doi:10.1016/j.ygyno.2015.01.539
PMCID: PMC4380608  PMID: 25620544
23.  Detection of Endometrial Cancer via Molecular Analysis of DNA Collected with Vaginal Tampons 
Gynecologic oncology  2015;137(1):14-22.
Objective
We demonstrate the feasibility of detecting EC by combining minimally-invasive specimen collection techniques with sensitive molecular testing.
Methods
Prior to hysterectomy for EC or benign indications, women collected vaginal pool samples with intravaginal tampons and underwent endometrial brushing. Specimens underwent pyrosequencing for DNA methylation of genes reported to be hypermethylated in gynecologic cancers and recently identified markers discovered by profiling over 200 ECs. Methylation was evaluated individually across CpGs and averaged across genes. Differences between EC and benign endometrium (BE) were assessed using two-sample t-tests and area under the curve (AUC).
Results
Thirty-eight ECs and 28 BEs were included. We evaluated 97 CpGs within 12 genes, including previously reported markers (RASSF1, HSP2A, HOXA9, CDH13, HAAO, and GTF2A1) and those identified in discovery work (ASCL2, HTR1B, NPY, HS3ST2, MME, ADCYAP1, and additional CDH13 CpG sites). Mean methylation was higher in tampon specimens from EC v. BE for 9 of 12 genes (ADCYAP1, ASCL2, CDH13, HS3ST2, HTR1B, MME, HAAO, HOXA9, and RASSF1) (all p<0.05). Among these genes, relative hypermethylation was observed in EC v. BE across CpGs. Endometrial brush and tampon results were similar. Within tampon specimens, AUC was highest for HTR1B (0.82), RASSF1 (0.75), and HOXA9 (0.74). This is the first report of HOXA9 hypermethylation in EC.
Conclusion
DNA hypermethylation in EC tissues can also be identified in vaginal pool DNA collected via intravaginal tampon. Identification of additional EC biomarkers and refined collection methods are needed to develop an early detection tool for EC.
doi:10.1016/j.ygyno.2015.01.552
PMCID: PMC4380654  PMID: 25677060
endometrial cancer; tampon; Tao brush; methylation; early detection
24.  Elevated Monoclonal and Polyclonal Serum Immunoglobulin Free Light Chain (FLC) as Prognostic Factors in B- and T-cell Non-Hodgkin Lymphoma 
American journal of hematology  2014;89(12):1116-1120.
The serum immunoglobulin free light chain (FLC) assay quantitates free kappa (κ) and lambda (λ) light chains. FLC elevations in patients with diffuse large B-cell lymphoma (DLBCL), Hodgkin lymphoma (HL), and chronic lymphocytic leukemia (CLL) are associated with an inferior survival. These increases in FLC can be monoclonal (as in myeloma) or polyclonal. The goal was to estimate the frequency of these elevations within distinct types of B-cell and T-cell non-Hodgkin lymphoma (NHL) and whether the FLC measurements are associated with event-free survival (EFS). We studied serum for FLC abnormalities using normal laboratory reference ranges to define an elevated κ or λ FLC. Elevations were further classified as polyclonal or monoclonal. 492 patients were studied: 453 B-cell and 34 T-cell NHL patients. 29% (142/453) had an elevated FLC of which 10% were monoclonal elevations. Within B-cell NHL, FLC abnormalities were most common in lymphoplasmacytic lymphoma (79%), MCL (68%) and MALT (31%); they were least common in FL (15%). The hazard ratio (HR) for EFS in all patients was 1.41 (95% CI; 1.11–1.81); in all B-cell NHL the HR was 1.44 (95% CI 1.11–1.96); in all T-cell NHL the HR was 1.17 (95% CI 0.55–2.49). FLC abnormalities predicted an inferior OS (HR = 2.75, 95% CI: 1.93–3.90, p<0.0001). The serum FLC assay is useful for prognosis in both B-cell and T-cell types of NHL. In B-cell NHL further discrimination between a monoclonal and polyclonal elevation may be helpful and should be analyzed in prospective clinical trials.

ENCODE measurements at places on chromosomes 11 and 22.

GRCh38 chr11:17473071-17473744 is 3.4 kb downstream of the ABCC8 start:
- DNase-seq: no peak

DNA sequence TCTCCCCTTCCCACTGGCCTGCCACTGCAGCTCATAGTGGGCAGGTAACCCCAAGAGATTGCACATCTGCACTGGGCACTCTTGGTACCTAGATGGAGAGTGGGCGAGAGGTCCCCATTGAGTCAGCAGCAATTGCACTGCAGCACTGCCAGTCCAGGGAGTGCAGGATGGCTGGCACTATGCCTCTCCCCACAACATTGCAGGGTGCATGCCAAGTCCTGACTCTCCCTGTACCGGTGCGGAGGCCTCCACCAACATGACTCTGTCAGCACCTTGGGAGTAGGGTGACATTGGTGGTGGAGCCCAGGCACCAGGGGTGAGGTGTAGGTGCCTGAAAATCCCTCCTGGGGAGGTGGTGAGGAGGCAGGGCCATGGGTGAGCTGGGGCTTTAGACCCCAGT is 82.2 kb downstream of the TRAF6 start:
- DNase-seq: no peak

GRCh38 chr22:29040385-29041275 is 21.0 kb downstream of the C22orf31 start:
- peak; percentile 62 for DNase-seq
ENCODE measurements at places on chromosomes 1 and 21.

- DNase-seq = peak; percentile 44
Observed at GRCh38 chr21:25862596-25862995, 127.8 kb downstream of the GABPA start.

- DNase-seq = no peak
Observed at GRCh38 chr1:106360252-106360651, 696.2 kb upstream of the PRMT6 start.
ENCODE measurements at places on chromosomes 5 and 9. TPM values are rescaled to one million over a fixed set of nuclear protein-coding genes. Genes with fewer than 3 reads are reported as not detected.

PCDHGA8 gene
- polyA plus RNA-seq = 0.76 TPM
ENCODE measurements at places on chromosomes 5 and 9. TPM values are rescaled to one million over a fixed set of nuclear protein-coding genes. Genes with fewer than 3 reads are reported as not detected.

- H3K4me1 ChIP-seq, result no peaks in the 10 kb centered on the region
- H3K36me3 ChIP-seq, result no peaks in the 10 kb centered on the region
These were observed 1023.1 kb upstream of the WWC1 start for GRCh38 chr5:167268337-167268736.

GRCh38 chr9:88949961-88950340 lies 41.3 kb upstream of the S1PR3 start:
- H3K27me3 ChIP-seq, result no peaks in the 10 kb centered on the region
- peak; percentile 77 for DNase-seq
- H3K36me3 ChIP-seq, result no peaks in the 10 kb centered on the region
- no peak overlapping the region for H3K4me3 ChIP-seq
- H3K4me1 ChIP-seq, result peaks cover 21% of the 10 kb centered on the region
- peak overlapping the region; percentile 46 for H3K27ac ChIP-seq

doi:10.1002/ajh.23839
PMCID: PMC4362722  PMID: 25228125
free light chains; lymphoma; T-cell lymphoma; B-cell lymphoma
25.  Serine protease inhibitor Kazal type 1 (SPINK1) drives proliferation and anoikis resistance in a subset of ovarian cancers 
Oncotarget  2015;6(34):35737-35754.
Ovarian cancer represents the most lethal tumor type among malignancies of the female reproductive system. Overall survival rates remain low. In this study, we identify the serine protease inhibitor Kazal type 1 (SPINK1) as a potential therapeutic target for a subset of ovarian cancers. We show that SPINK1 drives ovarian cancer cell proliferation through activation of epidermal growth factor receptor (EGFR) signaling, and that SPINK1 promotes resistance to anoikis through a distinct mechanism involving protease inhibition. In analyses of ovarian tumor specimens from a Mayo Clinic cohort of 490 patients, we further find that SPINK1 immunostaining represents an independent prognostic factor for poor survival, with the strongest association in patients with nonserous histological tumor subtypes (endometrioid, clear cell, and mucinous). This study provides novel insight into the fundamental processes underlying ovarian cancer progression, and also suggests new avenues for development of molecularly targeted therapies.
PMCID: PMC4742138  PMID: 26437224
SPINK1; ovarian cancer; serine protease inhibitor; EGFR; anoikis